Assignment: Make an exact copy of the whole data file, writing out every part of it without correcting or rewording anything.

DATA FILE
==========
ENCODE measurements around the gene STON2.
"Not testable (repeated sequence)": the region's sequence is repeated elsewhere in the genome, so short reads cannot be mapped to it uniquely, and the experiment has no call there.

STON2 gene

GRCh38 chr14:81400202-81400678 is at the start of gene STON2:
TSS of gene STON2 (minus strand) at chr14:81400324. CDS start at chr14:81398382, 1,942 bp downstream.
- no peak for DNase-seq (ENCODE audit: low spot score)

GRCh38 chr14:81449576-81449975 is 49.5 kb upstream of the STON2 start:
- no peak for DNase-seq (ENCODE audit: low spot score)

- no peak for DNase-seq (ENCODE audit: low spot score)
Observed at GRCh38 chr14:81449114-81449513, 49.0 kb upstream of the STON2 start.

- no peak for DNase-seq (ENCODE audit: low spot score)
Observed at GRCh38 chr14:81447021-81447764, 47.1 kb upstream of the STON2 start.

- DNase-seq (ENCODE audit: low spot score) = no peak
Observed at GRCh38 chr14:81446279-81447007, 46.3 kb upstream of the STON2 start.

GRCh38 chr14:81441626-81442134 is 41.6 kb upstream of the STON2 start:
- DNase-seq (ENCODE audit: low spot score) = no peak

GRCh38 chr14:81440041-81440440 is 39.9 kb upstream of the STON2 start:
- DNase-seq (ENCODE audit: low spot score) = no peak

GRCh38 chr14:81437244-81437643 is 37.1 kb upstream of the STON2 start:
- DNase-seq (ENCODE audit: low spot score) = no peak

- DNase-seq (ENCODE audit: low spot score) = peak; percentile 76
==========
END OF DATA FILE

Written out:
ENCODE measurements around the gene STON2.
"Not testable (repeated sequence)": the region's sequence is repeated elsewhere in the genome, so short reads cannot be mapped to it uniquely, and the experiment has no call there.

STON2 gene

GRCh38 chr14:81400202-81400678 is at the start of gene STON2:
TSS of gene STON2 (minus strand) at chr14:81400324. CDS start at chr14:81398382, 1,942 bp downstream.
- no peak for DNase-seq (ENCODE audit: low spot score)

GRCh38 chr14:81449576-81449975 is 49.5 kb upstream of the STON2 start:
- no peak for DNase-seq (ENCODE audit: low spot score)

- no peak for DNase-seq (ENCODE audit: low spot score)
Observed at GRCh38 chr14:81449114-81449513, 49.0 kb upstream of the STON2 start.

- no peak for DNase-seq (ENCODE audit: low spot score)
Observed at GRCh38 chr14:81447021-81447764, 47.1 kb upstream of the STON2 start.

- DNase-seq (ENCODE audit: low spot score) = no peak
Observed at GRCh38 chr14:81446279-81447007, 46.3 kb upstream of the STON2 start.

GRCh38 chr14:81441626-81442134 is 41.6 kb upstream of the STON2 start:
- DNase-seq (ENCODE audit: low spot score) = no peak

GRCh38 chr14:81440041-81440440 is 39.9 kb upstream of the STON2 start:
- DNase-seq (ENCODE audit: low spot score) = no peak

GRCh38 chr14:81437244-81437643 is 37.1 kb upstream of the STON2 start:
- DNase-seq (ENCODE audit: low spot score) = no peak

- DNase-seq (ENCODE audit: low spot score) = peak; percentile 76